Saturday, December 19, 2009

Dear Son Medical Update~Back Home

It's been a long week. Dear Son was released from the hospital last night.

We went into Big Academic Medical Center on Tuesday for extended EEG testing to see if seizures might be the source of his crying/pain. When we arrived, they were quite surprised at the extent of swelling of his left calf, ankle and foot. The Attending Neuro had concerns that the swelling might be related to his heart so he ordered several tests below along with a chest x-ray.


Our Ped Neuro Doc came by later in the day and found the swelling to be quite impressive and wanted to make sure it wasn't deep vein thrombosis. He also had concerns as to whether or not the yelling/crying Dear Son was doing was really pain per se and thought the EEG looked pretty good at that time (he had been hooked up for around 2-3 hours at that point.)


Over the next day or so, they did an Echo Thoracic exam, a Venus Doppler, an Arterial Doppler along with an EKG. He was also examined by a pediatric cardiologist. All of the tests came back negative. The cardiologist determined that the blood was pooling in his foot/leg due to the lack of muscle tone and movement of his left leg. He recommended elastic bandanges and massage along with leg boots to help get the blood flow back to his heart. Dear Son had been examined by Ped Ortho Doc early Tuesday morning and had determined that there wasn't any sprained ankle or broken bones, etc. He felt the leg swelling was positional. I was concerned that perhaps Dear Son had twisted his ankle when Dad lifts him into the SUV since Dear Son can't weight bear or move his legs/feet. As a result, when he turns him to get him into the vehicle, Dear Son's feet remain planted in the same position and don't turn when he lifts him. I was less concerned about any broken bones however the information was good to have.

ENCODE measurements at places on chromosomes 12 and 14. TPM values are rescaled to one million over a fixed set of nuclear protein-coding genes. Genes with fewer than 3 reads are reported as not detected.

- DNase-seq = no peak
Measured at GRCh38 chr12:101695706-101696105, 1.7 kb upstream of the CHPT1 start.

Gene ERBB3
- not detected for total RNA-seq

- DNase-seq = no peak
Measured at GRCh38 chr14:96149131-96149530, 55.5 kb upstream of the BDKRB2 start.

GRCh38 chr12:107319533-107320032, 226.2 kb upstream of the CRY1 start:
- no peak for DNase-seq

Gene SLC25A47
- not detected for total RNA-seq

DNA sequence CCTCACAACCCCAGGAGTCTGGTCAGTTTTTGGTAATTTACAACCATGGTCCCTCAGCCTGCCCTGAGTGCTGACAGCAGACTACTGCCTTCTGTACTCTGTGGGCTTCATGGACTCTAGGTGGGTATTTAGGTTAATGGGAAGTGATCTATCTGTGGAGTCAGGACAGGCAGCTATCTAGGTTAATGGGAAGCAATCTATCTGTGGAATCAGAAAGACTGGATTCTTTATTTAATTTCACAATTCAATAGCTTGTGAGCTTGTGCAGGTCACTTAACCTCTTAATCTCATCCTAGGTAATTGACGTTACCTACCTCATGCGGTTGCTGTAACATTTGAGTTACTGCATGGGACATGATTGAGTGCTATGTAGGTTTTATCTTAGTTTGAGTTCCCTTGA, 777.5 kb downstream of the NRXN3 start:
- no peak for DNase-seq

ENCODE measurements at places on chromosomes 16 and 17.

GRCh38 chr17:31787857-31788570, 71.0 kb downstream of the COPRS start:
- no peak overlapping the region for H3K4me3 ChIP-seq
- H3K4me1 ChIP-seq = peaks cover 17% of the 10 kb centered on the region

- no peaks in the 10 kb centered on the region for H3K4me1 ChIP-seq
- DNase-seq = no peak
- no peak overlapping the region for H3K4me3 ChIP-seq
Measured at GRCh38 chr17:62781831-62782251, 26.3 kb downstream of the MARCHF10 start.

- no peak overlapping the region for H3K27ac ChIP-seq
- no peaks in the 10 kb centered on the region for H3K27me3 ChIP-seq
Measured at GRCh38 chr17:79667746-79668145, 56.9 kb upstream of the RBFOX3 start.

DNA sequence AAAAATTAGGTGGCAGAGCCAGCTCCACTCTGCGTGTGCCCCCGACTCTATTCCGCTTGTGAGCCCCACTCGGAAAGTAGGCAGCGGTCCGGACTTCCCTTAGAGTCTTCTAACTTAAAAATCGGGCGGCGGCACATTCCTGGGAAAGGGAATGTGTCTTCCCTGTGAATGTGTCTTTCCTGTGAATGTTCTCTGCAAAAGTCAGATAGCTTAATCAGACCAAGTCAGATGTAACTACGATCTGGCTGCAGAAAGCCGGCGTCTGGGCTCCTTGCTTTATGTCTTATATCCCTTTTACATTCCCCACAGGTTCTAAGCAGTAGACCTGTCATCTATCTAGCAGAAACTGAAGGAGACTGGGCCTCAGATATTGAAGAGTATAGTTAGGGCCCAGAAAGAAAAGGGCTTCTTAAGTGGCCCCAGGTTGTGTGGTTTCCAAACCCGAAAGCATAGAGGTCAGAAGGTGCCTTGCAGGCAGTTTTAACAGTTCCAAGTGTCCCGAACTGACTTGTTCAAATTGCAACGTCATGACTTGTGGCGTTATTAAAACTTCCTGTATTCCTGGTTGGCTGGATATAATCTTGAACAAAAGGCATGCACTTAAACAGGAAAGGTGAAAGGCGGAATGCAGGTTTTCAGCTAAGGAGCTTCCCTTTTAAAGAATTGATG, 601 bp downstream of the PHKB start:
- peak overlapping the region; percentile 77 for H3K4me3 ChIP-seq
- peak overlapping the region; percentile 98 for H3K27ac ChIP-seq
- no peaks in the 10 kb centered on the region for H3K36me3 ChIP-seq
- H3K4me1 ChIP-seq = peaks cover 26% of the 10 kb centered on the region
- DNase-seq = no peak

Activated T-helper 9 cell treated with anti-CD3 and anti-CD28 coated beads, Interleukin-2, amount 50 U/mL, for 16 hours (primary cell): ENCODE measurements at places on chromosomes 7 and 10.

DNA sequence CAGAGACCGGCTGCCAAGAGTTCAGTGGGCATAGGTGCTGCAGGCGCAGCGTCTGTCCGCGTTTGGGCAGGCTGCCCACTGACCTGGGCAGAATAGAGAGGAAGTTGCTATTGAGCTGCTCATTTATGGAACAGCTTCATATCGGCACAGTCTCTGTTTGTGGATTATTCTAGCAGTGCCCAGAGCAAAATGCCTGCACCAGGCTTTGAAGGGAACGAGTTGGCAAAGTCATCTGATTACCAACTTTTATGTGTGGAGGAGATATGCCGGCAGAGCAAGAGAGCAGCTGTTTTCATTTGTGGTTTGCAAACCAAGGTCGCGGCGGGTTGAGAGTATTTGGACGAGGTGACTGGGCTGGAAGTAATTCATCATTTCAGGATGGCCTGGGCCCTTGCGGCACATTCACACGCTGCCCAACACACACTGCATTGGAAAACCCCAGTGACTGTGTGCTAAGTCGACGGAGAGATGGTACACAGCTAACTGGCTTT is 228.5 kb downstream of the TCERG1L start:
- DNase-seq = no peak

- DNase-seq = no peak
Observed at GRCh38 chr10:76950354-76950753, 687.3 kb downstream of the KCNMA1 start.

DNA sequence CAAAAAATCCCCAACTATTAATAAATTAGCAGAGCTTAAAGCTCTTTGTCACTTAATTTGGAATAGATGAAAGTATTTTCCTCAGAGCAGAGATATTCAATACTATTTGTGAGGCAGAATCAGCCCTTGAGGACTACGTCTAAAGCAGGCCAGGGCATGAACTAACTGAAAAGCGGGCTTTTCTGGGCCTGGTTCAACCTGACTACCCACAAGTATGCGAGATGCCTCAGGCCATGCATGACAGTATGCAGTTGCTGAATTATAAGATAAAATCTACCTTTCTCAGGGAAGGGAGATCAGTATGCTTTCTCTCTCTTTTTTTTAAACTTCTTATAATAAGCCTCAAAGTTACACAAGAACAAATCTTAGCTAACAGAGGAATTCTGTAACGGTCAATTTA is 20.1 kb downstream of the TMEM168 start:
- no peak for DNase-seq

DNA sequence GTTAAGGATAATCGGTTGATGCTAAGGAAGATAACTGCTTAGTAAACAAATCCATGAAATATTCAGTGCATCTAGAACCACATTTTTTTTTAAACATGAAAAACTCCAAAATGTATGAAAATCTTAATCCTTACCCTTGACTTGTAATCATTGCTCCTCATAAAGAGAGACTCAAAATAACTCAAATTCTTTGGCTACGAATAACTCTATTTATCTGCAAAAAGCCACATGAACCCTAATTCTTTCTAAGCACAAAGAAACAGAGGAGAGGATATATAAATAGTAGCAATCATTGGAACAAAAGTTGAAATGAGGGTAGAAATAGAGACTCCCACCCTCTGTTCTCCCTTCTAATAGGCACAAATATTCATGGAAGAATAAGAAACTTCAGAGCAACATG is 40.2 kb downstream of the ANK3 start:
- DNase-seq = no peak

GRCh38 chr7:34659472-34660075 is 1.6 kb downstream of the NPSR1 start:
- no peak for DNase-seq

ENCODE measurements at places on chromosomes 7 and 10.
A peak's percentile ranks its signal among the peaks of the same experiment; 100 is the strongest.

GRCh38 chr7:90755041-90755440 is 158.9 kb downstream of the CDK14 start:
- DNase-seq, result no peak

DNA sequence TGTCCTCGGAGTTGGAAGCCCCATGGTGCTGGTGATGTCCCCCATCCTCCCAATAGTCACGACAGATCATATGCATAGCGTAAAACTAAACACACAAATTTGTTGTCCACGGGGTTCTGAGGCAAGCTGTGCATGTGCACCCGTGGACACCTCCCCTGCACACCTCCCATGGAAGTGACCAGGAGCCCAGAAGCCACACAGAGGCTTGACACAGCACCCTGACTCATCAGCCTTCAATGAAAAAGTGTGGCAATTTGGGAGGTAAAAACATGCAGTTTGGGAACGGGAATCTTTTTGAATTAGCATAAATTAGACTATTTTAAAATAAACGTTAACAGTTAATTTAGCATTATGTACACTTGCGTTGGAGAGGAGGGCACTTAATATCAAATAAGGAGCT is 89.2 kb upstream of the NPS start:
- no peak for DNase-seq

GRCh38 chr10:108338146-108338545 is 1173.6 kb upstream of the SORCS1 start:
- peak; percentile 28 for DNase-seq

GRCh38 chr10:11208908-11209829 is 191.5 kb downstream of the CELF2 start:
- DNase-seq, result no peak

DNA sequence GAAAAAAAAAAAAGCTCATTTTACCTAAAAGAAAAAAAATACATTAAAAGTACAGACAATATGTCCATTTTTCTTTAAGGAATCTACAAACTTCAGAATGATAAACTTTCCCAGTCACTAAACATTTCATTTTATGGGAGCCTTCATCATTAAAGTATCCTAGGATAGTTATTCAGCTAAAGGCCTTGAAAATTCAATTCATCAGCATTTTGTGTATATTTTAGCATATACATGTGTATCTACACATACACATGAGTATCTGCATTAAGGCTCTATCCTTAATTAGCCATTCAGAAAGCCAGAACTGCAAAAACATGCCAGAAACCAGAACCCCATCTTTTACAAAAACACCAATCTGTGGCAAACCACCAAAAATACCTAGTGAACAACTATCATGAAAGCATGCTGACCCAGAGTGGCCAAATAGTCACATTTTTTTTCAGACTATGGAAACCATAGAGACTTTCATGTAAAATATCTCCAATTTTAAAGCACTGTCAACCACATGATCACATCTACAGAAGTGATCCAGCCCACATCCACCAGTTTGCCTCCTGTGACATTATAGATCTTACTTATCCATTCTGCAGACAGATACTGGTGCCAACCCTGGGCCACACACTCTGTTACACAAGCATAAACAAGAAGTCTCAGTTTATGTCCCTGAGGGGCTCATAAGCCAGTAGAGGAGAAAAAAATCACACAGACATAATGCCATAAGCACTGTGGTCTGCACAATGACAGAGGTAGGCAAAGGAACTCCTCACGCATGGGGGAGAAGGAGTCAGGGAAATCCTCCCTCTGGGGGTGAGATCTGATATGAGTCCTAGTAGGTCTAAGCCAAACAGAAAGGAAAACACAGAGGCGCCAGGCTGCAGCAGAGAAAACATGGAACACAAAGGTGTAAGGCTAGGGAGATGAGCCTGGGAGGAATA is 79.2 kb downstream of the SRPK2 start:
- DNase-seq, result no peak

On Wednesday, I made certain to press the EEG monitoring button every time Dear Son cried/yelled out with the exception of the time we went for tests or the time they were changing the IV, etc. He had cried out over 55 times that day and it was exhausting both for him and for me. At home, he had been crying out a lot more than that so I was curious to see if these were correlated in any way to seizure activity, and they were as well.


The Attending Neuro Doc, who reads all of the inpatient EEGs, determined that 75-80% of the time, Dear Son's cries occurred after an electrical discharge or burst of electrical activity. While these "bursts" aren't seizures per se, they were all coming from the exact same part of the brain, the left temporal lobe of the brain. (I should also mention that Dear Son's EEGs are all abnormal and have been for many years so these electrical discharges are in addition to his regular electrical activity.) He recommend an MRI to determine if there was a lesion in that area and then if so, brain surgery to remove it. He stated that he prefers to treat things rather aggressively and that since the crying was so hard to deal with due to the frequency of the crying that this would be an option.


I have been going to Big Academic Medical Center for eighteen years so I actually know this particular doctor fairly well and he's treated Dear Son on many occasions. He is extremely bright and is usually right on the money in terms of diagnosis. At this time, he also recommended pulling back slightly on two of Dear Son meds and increasing one of the nighttime meds to help Dear Son get through the night.